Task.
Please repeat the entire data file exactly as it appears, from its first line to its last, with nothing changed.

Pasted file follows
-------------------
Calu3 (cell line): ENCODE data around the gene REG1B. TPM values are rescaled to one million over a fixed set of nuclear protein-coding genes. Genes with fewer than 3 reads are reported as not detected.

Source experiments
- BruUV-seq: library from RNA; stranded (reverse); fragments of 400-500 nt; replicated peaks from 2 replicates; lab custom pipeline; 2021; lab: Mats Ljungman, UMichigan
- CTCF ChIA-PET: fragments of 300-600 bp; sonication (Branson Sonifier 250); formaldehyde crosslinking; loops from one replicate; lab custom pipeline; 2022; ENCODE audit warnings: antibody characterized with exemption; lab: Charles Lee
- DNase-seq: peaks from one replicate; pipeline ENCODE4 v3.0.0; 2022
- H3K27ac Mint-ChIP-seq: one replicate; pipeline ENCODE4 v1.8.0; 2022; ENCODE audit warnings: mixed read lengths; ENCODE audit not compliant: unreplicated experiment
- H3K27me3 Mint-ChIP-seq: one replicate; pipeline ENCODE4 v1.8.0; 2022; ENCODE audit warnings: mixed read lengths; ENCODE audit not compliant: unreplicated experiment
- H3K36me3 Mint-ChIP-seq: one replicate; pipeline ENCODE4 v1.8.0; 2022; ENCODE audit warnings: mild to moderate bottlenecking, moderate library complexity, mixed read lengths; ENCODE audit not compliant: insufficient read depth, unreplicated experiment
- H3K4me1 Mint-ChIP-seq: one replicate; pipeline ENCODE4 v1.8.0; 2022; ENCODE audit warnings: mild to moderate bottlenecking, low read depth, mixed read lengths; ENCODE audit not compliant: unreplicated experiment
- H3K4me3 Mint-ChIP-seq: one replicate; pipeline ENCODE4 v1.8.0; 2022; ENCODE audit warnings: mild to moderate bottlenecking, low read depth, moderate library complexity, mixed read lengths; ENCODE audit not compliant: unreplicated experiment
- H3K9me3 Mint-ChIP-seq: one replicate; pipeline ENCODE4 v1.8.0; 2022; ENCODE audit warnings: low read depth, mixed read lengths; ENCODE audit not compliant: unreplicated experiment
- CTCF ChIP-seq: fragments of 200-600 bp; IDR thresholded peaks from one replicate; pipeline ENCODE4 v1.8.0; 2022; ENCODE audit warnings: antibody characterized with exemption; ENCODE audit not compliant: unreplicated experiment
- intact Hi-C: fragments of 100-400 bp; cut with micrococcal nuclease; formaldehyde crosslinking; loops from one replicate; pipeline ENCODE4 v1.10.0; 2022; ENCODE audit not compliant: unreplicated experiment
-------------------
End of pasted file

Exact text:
Calu3 (cell line): ENCODE data around the gene REG1B. TPM values are rescaled to one million over a fixed set of nuclear protein-coding genes. Genes with fewer than 3 reads are reported as not detected.

Source experiments
- BruUV-seq: library from RNA; stranded (reverse); fragments of 400-500 nt; replicated peaks from 2 replicates; lab custom pipeline; 2021; lab: Mats Ljungman, UMichigan
- CTCF ChIA-PET: fragments of 300-600 bp; sonication (Branson Sonifier 250); formaldehyde crosslinking; loops from one replicate; lab custom pipeline; 2022; ENCODE audit warnings: antibody characterized with exemption; lab: Charles Lee
- DNase-seq: peaks from one replicate; pipeline ENCODE4 v3.0.0; 2022
- H3K27ac Mint-ChIP-seq: one replicate; pipeline ENCODE4 v1.8.0; 2022; ENCODE audit warnings: mixed read lengths; ENCODE audit not compliant: unreplicated experiment
- H3K27me3 Mint-ChIP-seq: one replicate; pipeline ENCODE4 v1.8.0; 2022; ENCODE audit warnings: mixed read lengths; ENCODE audit not compliant: unreplicated experiment
- H3K36me3 Mint-ChIP-seq: one replicate; pipeline ENCODE4 v1.8.0; 2022; ENCODE audit warnings: mild to moderate bottlenecking, moderate library complexity, mixed read lengths; ENCODE audit not compliant: insufficient read depth, unreplicated experiment
- H3K4me1 Mint-ChIP-seq: one replicate; pipeline ENCODE4 v1.8.0; 2022; ENCODE audit warnings: mild to moderate bottlenecking, low read depth, mixed read lengths; ENCODE audit not compliant: unreplicated experiment
- H3K4me3 Mint-ChIP-seq: one replicate; pipeline ENCODE4 v1.8.0; 2022; ENCODE audit warnings: mild to moderate bottlenecking, low read depth, moderate library complexity, mixed read lengths; ENCODE audit not compliant: unreplicated experiment
- H3K9me3 Mint-ChIP-seq: one replicate; pipeline ENCODE4 v1.8.0; 2022; ENCODE audit warnings: low read depth, mixed read lengths; ENCODE audit not compliant: unreplicated experiment
- CTCF ChIP-seq: fragments of 200-600 bp; IDR thresholded peaks from one replicate; pipeline ENCODE4 v1.8.0; 2022; ENCODE audit warnings: antibody characterized with exemption; ENCODE audit not compliant: unreplicated experiment
- intact Hi-C: fragments of 100-400 bp; cut with micrococcal nuclease; formaldehyde crosslinking; loops from one replicate; pipeline ENCODE4 v1.10.0; 2022; ENCODE audit not compliant: unreplicated experiment